Wharfedale Diamond 100-HCP review

There's a lot to like about this wallet-friendly, high-performance 5.1 loudspeaker array

It’s 1981 and the dying embers of disco are still burning the nation’s dancefloors, Diana Spencer is about to marry our future king, and British audio brand Wharfedale unveils its very first Diamond speaker – the progenitor of the 5.1 system you see before you.

This trip down memory lane underlines the decades of expertise behind the Diamond moniker. A best-seller in its day, the original Diamond design delivered sparkling sound quality from compact cabinets (thanks in part to their use of stiff yet light polypropylene cones) and each generation since has introduced new technology or material to the market – including 2009’s Diamond 10 series and last year’s excellent DX1 HCP package.

Despite Diamond’s evolution over the last 32 years, its value-for-money ethos has remained constant, which brings us neatly to the Diamond 100-HCP (or Home Cinema Pack), an impressively-specced 5.1 system that comes in at just under a grand.

It comprises two pairs of the company’s new Diamond 121 standmounts for the fronts and rears, the 101C centre and the SPC-10 PowerCube subwoofer. The Diamond 100 range also includes two floorstanding models, the 155 and 157, should you wish to upgrade to something with a little more oomph.

After liberating the Diamond 121s from their boxes, I couldn’t help feeling a little underwhelmed by their design. The black wood finish (also available in cherry, rosewood and walnut) and unique ‘Diamond pattern’ rings surrounding the cloth circles look pleasant enough, but it’s build quality that lets the side down.

I’m not saying they’re shoddily made – the chipboard/MDF cabinets are firmly bolted together and fairly weighty – but the plasticky finish on the front panel and plinth betray their budget price tag. By contrast, rivals like Acoustic Energy’s 3 Series manage to communicate a sense of luxury for a similar price.

The binding posts on the back are nice and sturdy, though, and there are two pairs should you wish to bi-wire them. If not, metal joiners bridge the posts.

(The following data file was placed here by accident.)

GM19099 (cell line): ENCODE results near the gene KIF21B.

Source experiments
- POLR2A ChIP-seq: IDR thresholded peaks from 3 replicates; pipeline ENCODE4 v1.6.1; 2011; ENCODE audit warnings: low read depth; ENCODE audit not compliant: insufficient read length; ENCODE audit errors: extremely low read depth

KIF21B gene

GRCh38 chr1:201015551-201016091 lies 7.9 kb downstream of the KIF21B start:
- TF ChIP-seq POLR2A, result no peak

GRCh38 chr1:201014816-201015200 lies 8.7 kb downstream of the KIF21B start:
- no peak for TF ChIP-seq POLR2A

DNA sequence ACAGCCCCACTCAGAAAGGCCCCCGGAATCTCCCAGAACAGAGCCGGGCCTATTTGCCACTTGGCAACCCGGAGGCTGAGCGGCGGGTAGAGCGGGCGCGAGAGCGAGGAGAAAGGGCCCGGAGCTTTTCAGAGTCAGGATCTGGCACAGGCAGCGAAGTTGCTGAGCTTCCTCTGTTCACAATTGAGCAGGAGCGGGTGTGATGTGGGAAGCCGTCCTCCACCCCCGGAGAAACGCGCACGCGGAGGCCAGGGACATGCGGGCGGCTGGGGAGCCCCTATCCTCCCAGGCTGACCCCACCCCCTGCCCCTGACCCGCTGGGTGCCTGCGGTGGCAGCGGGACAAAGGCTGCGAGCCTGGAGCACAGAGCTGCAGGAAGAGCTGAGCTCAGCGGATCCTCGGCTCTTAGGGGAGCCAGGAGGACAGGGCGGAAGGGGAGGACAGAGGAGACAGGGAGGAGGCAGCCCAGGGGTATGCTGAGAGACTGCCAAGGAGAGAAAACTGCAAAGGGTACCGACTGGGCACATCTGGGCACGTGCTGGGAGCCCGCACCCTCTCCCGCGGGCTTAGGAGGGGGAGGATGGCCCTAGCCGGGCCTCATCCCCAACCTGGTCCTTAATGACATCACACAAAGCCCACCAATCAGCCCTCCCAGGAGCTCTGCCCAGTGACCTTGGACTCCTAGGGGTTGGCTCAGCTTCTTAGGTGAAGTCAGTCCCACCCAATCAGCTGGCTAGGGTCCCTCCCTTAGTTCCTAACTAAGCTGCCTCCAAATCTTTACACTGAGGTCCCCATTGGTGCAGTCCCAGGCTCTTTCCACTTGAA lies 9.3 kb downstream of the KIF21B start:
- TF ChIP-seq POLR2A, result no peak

Wharfedale claims that getting the best possible bass performance from small cabinets was top of its priorities when designing the Diamond 100 series, and the plinth on the bottom of the 121s plays a crucial role in its low-frequency performance. Bookshelf speakers are often limited by their relatively small ports, which make it hard for them to transfer high-pressure airflow effectively.

To combat this, Wharfedale devised the Slot-Loaded Distributed Port, a feature which is derived from the Aperiodic system used by Wharfedale’s high-end Jade series. High-pressure airflow exits through a slot between the plinth and cabinet base. This larger opening, it's claimed, allows for more efficient power transfer from port to open air, thereby reducing turbulence and acoustic phenomena like bass ‘chuffing’. It also makes it easier to place the speaker close to your wall if you have to, unlike rear-ported boxes.

The two-way Diamond 121 employs a 5in woven Kevlar bass driver and a 1in soft-dome tweeter that has been redesigned to incorporate a ferrite magnet system (as opposed to less cost-effective Neodymium) and a waveguide.

The 101C centre is identically styled, save for the customary horizontal orientation and an extra bass driver to give dialogue more authority. Its bulky cabinet is wider than most Blu-ray players, though, which isn’t in keeping with the more compact nature of the 121s. That could be an issue if you’re planning on placing it amongst all your other AV kit.